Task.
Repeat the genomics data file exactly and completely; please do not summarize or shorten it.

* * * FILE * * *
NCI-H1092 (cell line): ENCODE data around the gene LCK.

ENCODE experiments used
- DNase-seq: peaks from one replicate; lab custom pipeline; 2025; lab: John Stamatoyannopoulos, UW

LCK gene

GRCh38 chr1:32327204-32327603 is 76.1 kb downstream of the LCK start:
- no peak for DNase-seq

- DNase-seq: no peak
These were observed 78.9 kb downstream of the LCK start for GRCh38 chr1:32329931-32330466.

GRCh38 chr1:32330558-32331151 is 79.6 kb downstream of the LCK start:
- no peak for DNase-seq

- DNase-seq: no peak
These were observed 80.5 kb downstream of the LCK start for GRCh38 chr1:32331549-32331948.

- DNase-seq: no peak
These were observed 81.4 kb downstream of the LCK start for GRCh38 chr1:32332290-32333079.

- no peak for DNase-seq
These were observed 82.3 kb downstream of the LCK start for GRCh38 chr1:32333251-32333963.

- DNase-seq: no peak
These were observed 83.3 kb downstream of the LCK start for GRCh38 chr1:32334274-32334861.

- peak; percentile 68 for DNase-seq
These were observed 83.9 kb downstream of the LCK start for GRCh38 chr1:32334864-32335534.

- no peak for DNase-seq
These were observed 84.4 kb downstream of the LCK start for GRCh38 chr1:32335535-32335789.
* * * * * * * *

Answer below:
NCI-H1092 (cell line): ENCODE data around the gene LCK.

ENCODE experiments used
- DNase-seq: peaks from one replicate; lab custom pipeline; 2025; lab: John Stamatoyannopoulos, UW

LCK gene

GRCh38 chr1:32327204-32327603 is 76.1 kb downstream of the LCK start:
- no peak for DNase-seq

- DNase-seq: no peak
These were observed 78.9 kb downstream of the LCK start for GRCh38 chr1:32329931-32330466.

GRCh38 chr1:32330558-32331151 is 79.6 kb downstream of the LCK start:
- no peak for DNase-seq

- DNase-seq: no peak
These were observed 80.5 kb downstream of the LCK start for GRCh38 chr1:32331549-32331948.

- DNase-seq: no peak
These were observed 81.4 kb downstream of the LCK start for GRCh38 chr1:32332290-32333079.

- no peak for DNase-seq
These were observed 82.3 kb downstream of the LCK start for GRCh38 chr1:32333251-32333963.

- DNase-seq: no peak
These were observed 83.3 kb downstream of the LCK start for GRCh38 chr1:32334274-32334861.

- peak; percentile 68 for DNase-seq
These were observed 83.9 kb downstream of the LCK start for GRCh38 chr1:32334864-32335534.

- no peak for DNase-seq
These were observed 84.4 kb downstream of the LCK start for GRCh38 chr1:32335535-32335789.